It is reported in the Independent this morning that, in an effort to raise standards in the classroom, the government is now going to offer a free Master’s degree to 5,000 newly qualified teachers. One of the principal targets of this initiative is the four hundred schools still failing to get more than 30% of… Continue reading Master’s degrees for newly qualifieds?
I have just been sent data for a Y5 class at Tyldesley Primary school in Wigan, whose pupils all received Sounds-Write tuition from the beginning of Reception. All twenty-five pupils scored above their chronological ages, the weakest by two months, the next weakest by eight months – in itself a remarkable achievement. At the top… Continue reading Great results from Tyldesley Primary School in Wigan.
The BBC has just announced this morning that the national Strategies are to be scrapped from 2011! Hurrah! Please follow and like us:
Here’s a follow up to ‘A Rose but …’ Debbie Hepplewhite of the Reading Reform Foundation summed up the Report pretty well I thought: “I’ve now read through Rose’s Dyslexia Report – some parts too quickly so I need to re-read – however there is a lack of clarity and lack of mention of different… Continue reading O Rose, thou art sick!
News again from National Public Radio or npr in the USA. They’ve recently noticed the jettisoning by the UK government of the ‘i before e, except after c’ rule.Npr reports that Ben Schott has fixed the rule in his sights and declared it to be ‘an annoying edict about an annoying rule’. On his blog… Continue reading Schott takes aim at ‘i before e, except after c’.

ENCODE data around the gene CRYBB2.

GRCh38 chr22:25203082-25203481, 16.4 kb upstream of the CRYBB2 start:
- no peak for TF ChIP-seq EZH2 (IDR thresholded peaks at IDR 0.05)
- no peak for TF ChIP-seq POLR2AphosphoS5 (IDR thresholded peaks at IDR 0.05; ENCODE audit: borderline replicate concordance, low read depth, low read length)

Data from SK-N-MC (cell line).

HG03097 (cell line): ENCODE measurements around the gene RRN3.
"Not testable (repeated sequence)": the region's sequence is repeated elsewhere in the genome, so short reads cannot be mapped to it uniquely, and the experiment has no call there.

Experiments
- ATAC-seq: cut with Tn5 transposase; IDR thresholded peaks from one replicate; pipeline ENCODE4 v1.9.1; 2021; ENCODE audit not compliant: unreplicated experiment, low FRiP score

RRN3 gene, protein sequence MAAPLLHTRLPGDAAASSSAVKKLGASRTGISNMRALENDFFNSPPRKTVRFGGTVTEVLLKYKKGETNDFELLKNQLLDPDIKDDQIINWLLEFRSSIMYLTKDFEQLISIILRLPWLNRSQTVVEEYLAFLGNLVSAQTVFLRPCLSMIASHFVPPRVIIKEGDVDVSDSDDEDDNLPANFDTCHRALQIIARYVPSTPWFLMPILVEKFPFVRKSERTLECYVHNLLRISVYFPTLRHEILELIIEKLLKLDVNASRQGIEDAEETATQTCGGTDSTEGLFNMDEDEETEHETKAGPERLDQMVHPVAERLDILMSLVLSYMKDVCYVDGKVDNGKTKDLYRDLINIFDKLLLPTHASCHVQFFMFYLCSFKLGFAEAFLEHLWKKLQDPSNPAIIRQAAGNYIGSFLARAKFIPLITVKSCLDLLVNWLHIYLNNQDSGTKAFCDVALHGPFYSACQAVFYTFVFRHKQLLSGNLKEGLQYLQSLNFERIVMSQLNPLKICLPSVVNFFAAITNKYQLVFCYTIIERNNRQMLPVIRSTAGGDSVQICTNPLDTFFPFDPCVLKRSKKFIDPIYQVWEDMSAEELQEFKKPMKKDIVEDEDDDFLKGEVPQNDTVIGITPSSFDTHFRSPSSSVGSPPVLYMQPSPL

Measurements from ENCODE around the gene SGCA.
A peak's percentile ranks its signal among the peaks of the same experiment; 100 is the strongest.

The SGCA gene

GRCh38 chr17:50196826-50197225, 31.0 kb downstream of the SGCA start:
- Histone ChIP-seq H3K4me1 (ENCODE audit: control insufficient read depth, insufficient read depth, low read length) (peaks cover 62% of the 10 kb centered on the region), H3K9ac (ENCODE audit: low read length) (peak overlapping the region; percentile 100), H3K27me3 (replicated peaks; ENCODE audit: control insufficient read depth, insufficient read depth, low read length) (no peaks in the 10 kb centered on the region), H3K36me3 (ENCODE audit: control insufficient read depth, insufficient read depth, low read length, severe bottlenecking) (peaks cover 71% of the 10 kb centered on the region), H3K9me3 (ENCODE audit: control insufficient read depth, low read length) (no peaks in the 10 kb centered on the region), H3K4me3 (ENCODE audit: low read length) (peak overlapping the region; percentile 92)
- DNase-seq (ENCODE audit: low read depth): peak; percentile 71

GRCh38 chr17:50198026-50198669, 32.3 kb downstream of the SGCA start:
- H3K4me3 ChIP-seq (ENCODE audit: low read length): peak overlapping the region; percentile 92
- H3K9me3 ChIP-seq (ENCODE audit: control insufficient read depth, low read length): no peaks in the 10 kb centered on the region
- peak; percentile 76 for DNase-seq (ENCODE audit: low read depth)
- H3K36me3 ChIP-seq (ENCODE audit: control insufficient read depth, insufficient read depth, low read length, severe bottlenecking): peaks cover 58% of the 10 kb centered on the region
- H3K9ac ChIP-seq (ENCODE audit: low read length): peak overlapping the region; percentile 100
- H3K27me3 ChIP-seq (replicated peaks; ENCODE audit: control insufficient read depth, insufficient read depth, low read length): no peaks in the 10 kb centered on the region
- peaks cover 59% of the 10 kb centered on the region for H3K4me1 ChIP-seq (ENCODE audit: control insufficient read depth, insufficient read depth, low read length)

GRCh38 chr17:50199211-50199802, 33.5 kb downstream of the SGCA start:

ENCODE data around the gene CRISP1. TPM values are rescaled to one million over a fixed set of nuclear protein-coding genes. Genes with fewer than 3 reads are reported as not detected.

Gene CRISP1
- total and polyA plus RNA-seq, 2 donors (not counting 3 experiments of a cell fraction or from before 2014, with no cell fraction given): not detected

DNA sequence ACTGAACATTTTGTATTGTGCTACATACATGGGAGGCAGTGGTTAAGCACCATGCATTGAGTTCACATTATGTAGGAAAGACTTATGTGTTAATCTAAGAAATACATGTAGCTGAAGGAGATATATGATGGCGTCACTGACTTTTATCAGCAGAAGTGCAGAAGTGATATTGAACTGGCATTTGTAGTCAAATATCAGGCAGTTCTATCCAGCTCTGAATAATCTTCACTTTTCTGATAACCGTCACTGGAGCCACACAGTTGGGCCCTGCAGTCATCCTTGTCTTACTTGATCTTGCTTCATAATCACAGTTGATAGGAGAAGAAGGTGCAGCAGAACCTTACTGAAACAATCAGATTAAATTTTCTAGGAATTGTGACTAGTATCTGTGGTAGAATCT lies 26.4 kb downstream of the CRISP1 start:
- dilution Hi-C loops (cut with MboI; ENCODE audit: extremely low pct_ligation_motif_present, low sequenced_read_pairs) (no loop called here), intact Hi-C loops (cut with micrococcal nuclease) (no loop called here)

Another government report: ‘Identifying and Teaching Children and Young People with Dyslexia and Literacy Difficulties’! They’re churning them out faster than David Crystal can write books on language these days. Probably so that we don’t have time to read them thoroughly!With this latest offering, we’re treated to the usual platitudes – ‘every child to succeed’,… Continue reading A Rose is but …
You might, if you were watching, have seen last week’s ‘English at the crossroads’ Report from Ofsted declaring what we all know already: that English standards are ‘not good enough’.As I’ve written in a number of posting before (see the postings on the Policy Exchange Report), although the government have spent huge amounts of money… Continue reading Standards stall – more evidence.
John was in Northern Ireland last week training teachers at a primary school in Lurgan. This is the second time I’ve run a training at the school and, after training the teachers in P1/P2 last year, this year we trained the P3/P4 teachers. And an enthusiastic lot they were too! (P1 in Northern Ireland corresponds… Continue reading How many children are read to by their parents?
In September last year, the children’s author, Alan Gibbons (Shadow of the Minotaur is a terrific read!), launched a campaign to protect libraries in schools and to try and prevent library closures in the community. He’s now organised an e-petition, which reads: We, the undersigned, call on Her Majesty’s Government to accept in principle that… Continue reading Campaign for the Book
In case you missed it, the one millionth word passed into the English language sometime around last week, according to Telegraph writer Simon Winchester. If you’ve never heard of autopeotomy, nor still linked the word with Dr James Murray, two elderly lexicographers at Oxford station, or Simon Winchester himself, you may shudder a little and… Continue reading The Joys of Our Truly Global Language